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EU's Plans to Ban Russian Oil Hit New Speed Bumps

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Published May 9, 2022 11:11 PM by The Maritime Executive

The European Commission's plans to put stringent sanctions on Russian oil have quickly run into several obstacles. 

The most significant is outright opposition from the government of Hungary, which has long cultivated ties with Moscow and depends heavily on Russian oil for its energy needs. European Commission President Ursula von der Leyen traveled to Budapest to meet with Hungarian Prime Minister Viktor Orban on Monday, but departed without an agreement. After the meeting, Hungarian foreign minister Peter Szijjarto made clear that the Orban administration opposes a ban on Russian oil imports, on any timetable, unless it has guarantees that its concerns will be met. 

"We made progress, but further work is needed. I will convene a [working group] with regional players to strengthen regional cooperation on oil infrastructure," von der Leyen said in a social media message.

One EU diplomat described Orban's demand as "something like a total opt-out" from the ban, according to Politico - an "impossible" request for negotiators.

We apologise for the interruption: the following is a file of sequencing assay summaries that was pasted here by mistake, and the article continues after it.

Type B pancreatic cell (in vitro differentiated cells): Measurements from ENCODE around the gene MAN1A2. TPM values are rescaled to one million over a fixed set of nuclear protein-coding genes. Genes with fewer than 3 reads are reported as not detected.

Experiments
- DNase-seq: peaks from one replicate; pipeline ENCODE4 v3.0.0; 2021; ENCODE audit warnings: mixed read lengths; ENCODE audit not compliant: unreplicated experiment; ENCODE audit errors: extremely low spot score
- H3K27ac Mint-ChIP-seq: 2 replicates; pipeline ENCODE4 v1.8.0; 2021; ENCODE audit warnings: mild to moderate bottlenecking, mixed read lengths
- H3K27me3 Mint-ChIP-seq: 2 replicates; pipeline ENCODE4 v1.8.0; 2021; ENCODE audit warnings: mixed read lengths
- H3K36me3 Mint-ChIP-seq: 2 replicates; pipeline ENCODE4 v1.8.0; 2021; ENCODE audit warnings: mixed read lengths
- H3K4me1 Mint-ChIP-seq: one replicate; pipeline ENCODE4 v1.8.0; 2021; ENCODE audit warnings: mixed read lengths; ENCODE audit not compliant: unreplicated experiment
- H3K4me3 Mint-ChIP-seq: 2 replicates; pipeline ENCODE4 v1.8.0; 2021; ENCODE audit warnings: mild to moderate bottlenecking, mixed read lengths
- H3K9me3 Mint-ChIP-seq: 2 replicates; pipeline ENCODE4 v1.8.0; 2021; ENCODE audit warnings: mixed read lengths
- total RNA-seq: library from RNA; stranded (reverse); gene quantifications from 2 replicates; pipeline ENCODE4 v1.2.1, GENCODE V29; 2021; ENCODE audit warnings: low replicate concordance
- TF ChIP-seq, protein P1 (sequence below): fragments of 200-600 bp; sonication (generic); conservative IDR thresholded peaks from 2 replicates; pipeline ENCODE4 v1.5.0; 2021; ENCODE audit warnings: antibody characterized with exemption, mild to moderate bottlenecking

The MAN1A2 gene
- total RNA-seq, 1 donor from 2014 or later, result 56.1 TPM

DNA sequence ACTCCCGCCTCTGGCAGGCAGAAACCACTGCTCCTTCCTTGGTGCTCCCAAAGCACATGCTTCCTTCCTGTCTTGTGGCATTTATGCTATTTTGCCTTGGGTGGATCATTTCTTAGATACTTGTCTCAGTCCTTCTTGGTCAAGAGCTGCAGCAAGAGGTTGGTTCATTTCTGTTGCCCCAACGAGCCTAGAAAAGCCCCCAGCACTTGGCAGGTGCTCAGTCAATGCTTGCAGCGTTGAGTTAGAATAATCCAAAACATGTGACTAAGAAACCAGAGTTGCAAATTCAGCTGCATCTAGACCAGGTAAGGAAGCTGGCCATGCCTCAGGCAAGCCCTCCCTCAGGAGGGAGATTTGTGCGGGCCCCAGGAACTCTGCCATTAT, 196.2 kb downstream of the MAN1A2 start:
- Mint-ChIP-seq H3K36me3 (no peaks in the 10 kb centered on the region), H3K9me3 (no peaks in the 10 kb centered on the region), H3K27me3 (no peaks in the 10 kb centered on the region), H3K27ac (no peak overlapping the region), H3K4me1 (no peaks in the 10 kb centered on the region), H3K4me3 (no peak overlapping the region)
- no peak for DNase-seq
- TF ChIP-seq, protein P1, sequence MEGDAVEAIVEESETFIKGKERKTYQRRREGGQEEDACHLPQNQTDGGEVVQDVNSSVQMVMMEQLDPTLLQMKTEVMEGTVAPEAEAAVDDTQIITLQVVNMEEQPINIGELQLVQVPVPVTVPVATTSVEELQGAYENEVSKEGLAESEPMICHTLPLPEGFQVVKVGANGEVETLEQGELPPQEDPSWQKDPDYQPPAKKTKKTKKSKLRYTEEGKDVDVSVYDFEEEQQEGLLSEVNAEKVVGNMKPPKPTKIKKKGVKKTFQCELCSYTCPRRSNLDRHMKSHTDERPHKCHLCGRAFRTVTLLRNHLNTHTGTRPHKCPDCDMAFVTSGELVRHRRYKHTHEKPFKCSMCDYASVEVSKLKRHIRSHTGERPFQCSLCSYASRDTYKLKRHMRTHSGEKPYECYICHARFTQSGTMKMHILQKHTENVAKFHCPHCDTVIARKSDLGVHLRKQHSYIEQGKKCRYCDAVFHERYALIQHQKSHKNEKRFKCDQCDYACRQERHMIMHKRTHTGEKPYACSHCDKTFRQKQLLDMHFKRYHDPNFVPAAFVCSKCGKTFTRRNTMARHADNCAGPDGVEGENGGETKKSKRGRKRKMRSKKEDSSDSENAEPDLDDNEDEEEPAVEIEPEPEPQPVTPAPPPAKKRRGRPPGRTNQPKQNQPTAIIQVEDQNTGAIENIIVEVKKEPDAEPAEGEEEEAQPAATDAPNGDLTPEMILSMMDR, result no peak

In addition to satisfying Orban's concerns, the EC will have to negotiate accommodations with the governments of Croatia, Bulgaria, the Czech Republic and Slovakia, which all say that they will need time and help from the EU to wean their economies off of Russian oil. 

In addition, the EC's nascent plan to ban the carriage of Russian oil on EU-controlled tankers appears to have come to an end. According to Bloomberg, Greece - whose shipowners control about one quarter of the world's tanker tonnage - was among the EU member states opposed to the inclusion of a tanker carriage ban in the sanctions package.

A ban on EU provision of marine insurance for Russian oil cargoes is still in the works, and could have a significant impact. Insurers with EU ties are responsible for brokering about 95 percent of the market for oil cargoes, leaving limited alternative options for Russian exporters. A similar prohibition on insuring Iranian oil cargoes had a major effect on Iran's energy exports after the reimposition of U.S. sanctions in 2018.